When we think about cyberbullies, the face that often comes to mind is that of a stranger: this hooded figure, prowling the internet, searching for someone they can attack, belittle, and damage online. They are a faceless, nameless person who believes that by remaining anonymous online, their identity can never be discovered. And even if you were to discover their true identity, it would come as no surprise that the culprit was the mean girl, the egotistical jock, or the school bully.
Unfortunately, this is not the case for many cyberbullying victims. The attacker has a face – one the victim is all too familiar with. According to a 2016 study that was presented at the annual meeting of the American Sociological Association (ASA), “the likelihood of cyberbullying [is] approximately seven times greater between current or former friends and dating partners than between young people who had neither been friends nor had dated.” Your cyberbully could very well be your best friend. While this may be a very hard pill to swallow, the fact that girls were twice as likely as boys to fall victim to cyberbullying, is less shocking.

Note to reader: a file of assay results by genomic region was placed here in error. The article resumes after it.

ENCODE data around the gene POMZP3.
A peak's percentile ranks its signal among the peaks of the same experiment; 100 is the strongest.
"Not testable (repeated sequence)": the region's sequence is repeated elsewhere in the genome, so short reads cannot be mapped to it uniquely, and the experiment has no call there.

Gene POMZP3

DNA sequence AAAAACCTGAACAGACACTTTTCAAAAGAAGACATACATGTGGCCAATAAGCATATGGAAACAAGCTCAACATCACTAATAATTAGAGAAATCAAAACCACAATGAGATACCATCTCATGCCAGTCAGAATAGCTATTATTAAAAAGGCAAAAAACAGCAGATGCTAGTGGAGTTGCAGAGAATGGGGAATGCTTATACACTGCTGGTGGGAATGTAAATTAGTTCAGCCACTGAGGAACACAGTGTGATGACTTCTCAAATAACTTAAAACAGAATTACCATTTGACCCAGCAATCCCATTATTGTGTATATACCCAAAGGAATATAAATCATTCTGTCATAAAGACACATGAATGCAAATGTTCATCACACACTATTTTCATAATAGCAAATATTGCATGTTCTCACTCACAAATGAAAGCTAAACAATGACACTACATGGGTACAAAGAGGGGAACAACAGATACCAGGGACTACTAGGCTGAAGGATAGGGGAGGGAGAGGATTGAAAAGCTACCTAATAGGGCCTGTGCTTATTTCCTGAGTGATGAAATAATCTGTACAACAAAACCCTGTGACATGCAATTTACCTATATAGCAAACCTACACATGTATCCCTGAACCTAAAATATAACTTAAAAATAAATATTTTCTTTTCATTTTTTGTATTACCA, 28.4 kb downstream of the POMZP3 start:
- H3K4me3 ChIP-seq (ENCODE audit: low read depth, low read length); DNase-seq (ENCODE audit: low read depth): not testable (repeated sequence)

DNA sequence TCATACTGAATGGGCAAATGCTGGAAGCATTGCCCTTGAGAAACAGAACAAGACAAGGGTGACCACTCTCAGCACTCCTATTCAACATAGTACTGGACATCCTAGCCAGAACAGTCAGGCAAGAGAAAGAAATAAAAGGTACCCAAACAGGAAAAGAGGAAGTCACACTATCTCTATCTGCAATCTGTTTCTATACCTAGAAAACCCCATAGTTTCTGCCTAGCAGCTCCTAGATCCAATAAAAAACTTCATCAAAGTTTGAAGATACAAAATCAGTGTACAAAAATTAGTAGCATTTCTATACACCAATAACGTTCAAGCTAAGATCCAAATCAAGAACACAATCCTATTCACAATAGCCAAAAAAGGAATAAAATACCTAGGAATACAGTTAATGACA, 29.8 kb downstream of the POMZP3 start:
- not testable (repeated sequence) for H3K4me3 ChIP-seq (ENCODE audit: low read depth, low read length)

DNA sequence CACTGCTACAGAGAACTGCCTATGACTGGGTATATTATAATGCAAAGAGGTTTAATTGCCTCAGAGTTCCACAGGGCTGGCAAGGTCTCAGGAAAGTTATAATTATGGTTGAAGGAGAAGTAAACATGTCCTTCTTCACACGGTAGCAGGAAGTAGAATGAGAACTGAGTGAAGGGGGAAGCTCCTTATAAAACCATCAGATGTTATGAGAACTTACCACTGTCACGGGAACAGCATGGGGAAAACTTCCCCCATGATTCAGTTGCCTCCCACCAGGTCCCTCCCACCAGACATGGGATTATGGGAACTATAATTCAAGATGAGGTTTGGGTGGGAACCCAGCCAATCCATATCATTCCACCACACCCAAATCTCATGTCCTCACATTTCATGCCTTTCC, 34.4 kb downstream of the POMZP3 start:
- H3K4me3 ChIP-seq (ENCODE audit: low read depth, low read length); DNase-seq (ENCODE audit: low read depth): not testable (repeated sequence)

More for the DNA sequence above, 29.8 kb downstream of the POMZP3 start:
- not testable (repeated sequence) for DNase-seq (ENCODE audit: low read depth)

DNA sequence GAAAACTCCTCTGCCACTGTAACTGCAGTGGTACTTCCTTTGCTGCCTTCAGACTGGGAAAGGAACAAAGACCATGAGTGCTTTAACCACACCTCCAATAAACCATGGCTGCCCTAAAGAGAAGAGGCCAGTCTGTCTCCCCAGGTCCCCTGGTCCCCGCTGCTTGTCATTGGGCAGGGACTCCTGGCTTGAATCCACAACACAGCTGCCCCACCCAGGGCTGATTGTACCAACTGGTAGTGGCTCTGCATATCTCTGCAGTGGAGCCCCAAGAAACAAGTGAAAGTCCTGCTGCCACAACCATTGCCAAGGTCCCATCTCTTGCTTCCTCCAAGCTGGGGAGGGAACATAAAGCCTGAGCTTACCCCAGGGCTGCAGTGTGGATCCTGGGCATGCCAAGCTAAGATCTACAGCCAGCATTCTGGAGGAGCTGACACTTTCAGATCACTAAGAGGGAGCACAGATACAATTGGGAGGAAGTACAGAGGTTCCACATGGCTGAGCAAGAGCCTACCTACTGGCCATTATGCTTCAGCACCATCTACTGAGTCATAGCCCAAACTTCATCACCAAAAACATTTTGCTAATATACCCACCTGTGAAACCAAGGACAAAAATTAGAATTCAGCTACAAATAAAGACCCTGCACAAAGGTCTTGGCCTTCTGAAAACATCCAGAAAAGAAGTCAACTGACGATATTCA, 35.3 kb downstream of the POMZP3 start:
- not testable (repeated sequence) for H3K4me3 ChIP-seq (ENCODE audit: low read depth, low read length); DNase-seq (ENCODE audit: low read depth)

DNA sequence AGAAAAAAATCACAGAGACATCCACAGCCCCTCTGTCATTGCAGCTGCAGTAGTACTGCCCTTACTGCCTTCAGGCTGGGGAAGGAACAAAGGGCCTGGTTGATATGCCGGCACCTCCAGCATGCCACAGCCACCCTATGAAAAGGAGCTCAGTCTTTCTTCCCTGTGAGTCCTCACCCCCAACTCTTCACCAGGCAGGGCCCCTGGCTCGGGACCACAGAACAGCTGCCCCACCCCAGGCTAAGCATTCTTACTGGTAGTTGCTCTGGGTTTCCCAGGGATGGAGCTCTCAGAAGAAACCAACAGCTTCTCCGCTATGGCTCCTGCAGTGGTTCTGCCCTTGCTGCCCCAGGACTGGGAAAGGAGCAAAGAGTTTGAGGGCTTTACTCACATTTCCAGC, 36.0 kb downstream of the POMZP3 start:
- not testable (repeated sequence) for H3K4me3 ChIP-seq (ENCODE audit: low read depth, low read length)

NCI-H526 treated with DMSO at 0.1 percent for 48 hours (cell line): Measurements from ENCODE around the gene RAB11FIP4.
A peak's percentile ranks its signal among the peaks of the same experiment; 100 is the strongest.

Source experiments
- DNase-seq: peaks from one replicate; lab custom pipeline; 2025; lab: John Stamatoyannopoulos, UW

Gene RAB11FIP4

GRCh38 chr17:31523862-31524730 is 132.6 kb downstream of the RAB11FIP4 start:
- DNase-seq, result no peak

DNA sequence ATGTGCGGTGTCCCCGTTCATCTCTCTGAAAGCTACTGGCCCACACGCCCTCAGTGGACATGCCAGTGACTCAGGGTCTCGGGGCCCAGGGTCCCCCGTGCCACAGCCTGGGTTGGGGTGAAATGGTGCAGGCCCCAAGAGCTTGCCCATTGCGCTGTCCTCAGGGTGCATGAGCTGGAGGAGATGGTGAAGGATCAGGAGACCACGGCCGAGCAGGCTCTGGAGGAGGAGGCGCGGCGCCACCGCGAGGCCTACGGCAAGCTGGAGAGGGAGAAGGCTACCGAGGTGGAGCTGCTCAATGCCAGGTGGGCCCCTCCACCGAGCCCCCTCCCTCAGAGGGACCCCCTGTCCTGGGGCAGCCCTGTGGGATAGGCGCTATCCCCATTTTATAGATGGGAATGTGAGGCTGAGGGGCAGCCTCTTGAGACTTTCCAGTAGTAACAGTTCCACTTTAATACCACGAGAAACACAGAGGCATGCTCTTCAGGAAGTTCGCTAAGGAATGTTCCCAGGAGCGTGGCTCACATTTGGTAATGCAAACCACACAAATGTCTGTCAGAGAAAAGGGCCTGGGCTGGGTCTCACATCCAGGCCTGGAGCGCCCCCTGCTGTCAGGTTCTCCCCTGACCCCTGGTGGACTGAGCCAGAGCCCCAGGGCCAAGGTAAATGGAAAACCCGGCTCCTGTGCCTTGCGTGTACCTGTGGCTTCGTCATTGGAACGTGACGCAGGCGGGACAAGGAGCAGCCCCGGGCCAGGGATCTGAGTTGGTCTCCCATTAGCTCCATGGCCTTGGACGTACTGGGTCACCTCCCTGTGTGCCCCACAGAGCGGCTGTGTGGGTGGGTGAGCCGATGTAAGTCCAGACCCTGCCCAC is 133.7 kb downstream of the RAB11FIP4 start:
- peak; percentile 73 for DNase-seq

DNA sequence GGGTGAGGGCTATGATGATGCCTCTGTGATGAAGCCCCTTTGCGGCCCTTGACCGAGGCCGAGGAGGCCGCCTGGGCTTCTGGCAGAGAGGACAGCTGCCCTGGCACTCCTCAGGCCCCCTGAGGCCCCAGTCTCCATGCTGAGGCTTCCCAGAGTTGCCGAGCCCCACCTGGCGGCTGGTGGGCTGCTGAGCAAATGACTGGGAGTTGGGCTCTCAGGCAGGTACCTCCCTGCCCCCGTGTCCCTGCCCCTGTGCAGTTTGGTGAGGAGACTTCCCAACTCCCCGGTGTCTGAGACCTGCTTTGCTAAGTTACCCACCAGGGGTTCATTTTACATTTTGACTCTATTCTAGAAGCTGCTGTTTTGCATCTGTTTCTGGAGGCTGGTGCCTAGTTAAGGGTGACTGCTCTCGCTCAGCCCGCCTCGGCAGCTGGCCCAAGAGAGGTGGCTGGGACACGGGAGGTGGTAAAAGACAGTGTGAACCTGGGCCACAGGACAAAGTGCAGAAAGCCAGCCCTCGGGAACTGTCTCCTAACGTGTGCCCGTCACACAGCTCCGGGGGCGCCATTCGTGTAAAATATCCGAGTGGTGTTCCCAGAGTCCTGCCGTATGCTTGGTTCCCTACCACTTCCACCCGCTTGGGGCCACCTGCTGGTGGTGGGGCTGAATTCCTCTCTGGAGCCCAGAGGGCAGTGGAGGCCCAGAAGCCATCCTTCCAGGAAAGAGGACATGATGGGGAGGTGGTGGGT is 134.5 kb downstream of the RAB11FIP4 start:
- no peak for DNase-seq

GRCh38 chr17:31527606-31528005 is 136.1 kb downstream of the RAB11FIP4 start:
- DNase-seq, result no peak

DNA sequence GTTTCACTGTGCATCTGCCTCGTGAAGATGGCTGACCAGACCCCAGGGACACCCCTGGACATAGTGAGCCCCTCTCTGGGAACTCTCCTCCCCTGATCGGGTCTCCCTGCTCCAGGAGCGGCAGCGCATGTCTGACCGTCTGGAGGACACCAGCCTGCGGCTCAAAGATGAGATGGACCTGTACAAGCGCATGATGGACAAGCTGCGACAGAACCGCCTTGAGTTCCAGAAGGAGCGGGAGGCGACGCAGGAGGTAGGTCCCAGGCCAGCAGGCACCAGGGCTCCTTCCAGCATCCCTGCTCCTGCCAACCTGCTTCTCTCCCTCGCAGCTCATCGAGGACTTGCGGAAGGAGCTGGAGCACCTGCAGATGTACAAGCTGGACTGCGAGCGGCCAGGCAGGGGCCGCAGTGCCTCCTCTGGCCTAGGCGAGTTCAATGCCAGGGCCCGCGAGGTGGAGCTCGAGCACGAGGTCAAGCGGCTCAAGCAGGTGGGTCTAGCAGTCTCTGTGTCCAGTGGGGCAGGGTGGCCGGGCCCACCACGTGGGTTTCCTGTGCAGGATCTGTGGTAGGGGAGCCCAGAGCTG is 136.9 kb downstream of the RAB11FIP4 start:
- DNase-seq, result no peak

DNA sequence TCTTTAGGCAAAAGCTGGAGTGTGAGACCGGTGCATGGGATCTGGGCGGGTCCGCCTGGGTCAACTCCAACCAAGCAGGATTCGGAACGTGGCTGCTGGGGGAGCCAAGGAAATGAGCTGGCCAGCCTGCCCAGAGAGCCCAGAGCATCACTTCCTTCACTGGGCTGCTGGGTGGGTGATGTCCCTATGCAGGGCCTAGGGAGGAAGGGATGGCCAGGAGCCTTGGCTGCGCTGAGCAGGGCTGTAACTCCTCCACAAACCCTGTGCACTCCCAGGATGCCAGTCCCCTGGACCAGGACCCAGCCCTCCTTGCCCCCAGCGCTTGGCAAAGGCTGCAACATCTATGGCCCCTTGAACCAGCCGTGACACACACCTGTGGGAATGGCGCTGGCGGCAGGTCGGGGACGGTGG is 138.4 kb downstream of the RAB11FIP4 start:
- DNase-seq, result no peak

Diane Felmlee, a professor of sociology at Pennsylvania State University and the lead author of the study, explains why friends and former partners are so often times the perpetrators of these online attacks and rumors.
“Friends, or former friends, are particularly likely to find themselves in situations in which they are vying for the same school, club, and/or sport positions and social connections…young people often have resentful and hurt feelings as a result of a breakup, and they may take out these feelings on a former partner via cyber aggression.”
Knowing the perpetrator of the attack is someone so close to them can also impact a victim’s decision to come forward and report the bullying. Even more challenging is figuring out how to deal with the situation, as acting out in retaliation is exactly what the bullying is looking for from you. As is with any case of bullying, friend or foe, the best and hardest thing for the victim to do is walk away – not just from the attacks and the rumors, but from the relationship as a whole.
In the 2011 ABC Family movie “Cyberbully,” the main character Taylor, played by actress Emily Osment, learns this lesson the hard way. In the film, Taylor is terrorized by her classmates’ constant horrible comments, all of which were sparked by one rumor started by a boy Taylor met online. It is later revealed that Taylor’s best friend Samantha, played by Kay Panabaker, created the boy’s fake profile and started the rumor.
When you pull the cord to reveal the person behind the curtain, be prepared for who you might find. If you or someone you know is a victim of cyberbullying, or someone you know is the perpetrator, please tell a trusted adult.
Published by GetnSocial